Integrating Traditional Ecological Knowledge and World Renewal Ceremonies into Fire Adaptation: An Indigenous Stewardship Model

 "Shown in this image is a California-hazel-stem basket holding tanoak acorns that were collected from the 2015 Klamath River Prescribed Fire Training Exchange (TREX) burn area. Also shown is a Karuk woman’s “work” basket cap and an acorn cooking paddle made of Pacific maple. These are a few of the resources used by Karuk women to gather and prepare acorn soup. This burn reduced acorn pests, cleared out surface and ladder fuels to improved acorn gathering, and maintained the tanoak cavity at the base of this older tree. Cavities like this are important habitat for animals that hunt small game that eat acorns. "  Credit: Frank Lake, USDA Forest Service and Karuk Tribe.

"Shown in this image is a California-hazel-stem basket holding tanoak acorns that were collected from the 2015 Klamath River Prescribed Fire Training Exchange (TREX) burn area. Also shown is a Karuk woman’s “work” basket cap and an acorn cooking paddle made of Pacific maple. These are a few of the resources used by Karuk women to gather and prepare acorn soup. This burn reduced acorn pests, cleared out surface and ladder fuels to improved acorn gathering, and maintained the tanoak cavity at the base of this older tree. Cavities like this are important habitat for animals that hunt small game that eat acorns. "

Credit: Frank Lake, USDA Forest Service and Karuk Tribe.

In Hawaii, traditional ecological knowledge plays a critical role in the path forward towards more resilient and vibrant landscapes and communities. For example, restoring native dryland plants that are culturally significant along watersheds and even around your own home, helps to also reduce fire threats and impacts to our communities, lands, and waters. Hawaii is not alone in integrating traditional ecological knowledge with fire adaptation, there are many other great examples globally, including in the mainland U.S.:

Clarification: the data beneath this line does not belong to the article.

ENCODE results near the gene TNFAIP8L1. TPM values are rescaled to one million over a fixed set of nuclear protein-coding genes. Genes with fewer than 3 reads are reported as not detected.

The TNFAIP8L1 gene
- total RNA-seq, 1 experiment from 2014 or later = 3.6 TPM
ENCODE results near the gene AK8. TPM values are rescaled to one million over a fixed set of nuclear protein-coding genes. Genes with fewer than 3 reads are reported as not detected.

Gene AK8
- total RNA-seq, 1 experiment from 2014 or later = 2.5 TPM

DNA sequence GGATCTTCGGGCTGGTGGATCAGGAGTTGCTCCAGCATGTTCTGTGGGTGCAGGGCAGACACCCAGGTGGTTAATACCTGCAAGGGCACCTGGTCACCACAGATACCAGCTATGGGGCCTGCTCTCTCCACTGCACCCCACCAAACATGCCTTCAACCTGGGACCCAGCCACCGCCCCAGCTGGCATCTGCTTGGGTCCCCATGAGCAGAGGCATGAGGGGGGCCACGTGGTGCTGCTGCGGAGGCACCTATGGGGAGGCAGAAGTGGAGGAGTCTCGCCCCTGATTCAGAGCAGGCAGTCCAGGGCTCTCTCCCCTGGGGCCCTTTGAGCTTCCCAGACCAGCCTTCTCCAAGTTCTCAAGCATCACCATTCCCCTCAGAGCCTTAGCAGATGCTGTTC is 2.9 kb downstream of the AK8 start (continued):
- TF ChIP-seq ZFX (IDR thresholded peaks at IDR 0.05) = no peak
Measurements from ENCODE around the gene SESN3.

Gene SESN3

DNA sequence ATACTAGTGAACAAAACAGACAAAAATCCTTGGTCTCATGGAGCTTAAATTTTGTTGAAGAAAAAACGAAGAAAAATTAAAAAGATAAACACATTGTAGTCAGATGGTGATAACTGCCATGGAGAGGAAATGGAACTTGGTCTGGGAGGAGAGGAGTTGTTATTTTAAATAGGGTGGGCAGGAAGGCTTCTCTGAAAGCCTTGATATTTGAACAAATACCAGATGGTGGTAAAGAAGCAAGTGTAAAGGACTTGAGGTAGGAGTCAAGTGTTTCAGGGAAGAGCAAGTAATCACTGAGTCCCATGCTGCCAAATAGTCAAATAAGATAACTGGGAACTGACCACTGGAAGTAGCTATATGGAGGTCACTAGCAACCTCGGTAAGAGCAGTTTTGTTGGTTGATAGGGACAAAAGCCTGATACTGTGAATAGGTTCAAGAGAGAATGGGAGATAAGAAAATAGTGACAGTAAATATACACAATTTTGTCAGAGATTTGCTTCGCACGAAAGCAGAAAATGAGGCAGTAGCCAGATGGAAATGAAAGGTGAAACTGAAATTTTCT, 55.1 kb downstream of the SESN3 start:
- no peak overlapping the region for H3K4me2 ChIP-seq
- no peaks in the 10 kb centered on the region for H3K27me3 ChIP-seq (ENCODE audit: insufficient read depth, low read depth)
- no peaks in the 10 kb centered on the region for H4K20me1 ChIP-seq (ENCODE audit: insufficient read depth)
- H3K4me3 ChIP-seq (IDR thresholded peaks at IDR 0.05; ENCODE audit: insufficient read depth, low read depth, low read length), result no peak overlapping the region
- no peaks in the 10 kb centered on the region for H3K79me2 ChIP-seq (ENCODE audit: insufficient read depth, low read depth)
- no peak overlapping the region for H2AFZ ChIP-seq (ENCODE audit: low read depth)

From the Source: 

"The Karuk Tribe’s Traditional Ecological Knowledge (TEK) and belief systems are constructed and preserved in the form of stories, practices, performances and ongoing interactions with the natural world. Among such rituals include our World Renewal Ceremonies, which the Karuk Tribe has practiced since time immemorial. These ceremonies have been passed down for millennia, and are a key part of our local communities’ social fabric. They link human practices like fishing, hunting and gathering to responsibility. They also ceremonially align our culture with ecosystem process and function. In our worldview, cultural resources have a life, as do the people using them. Each life deserves consideration when planning projects, including fire adaptation projects."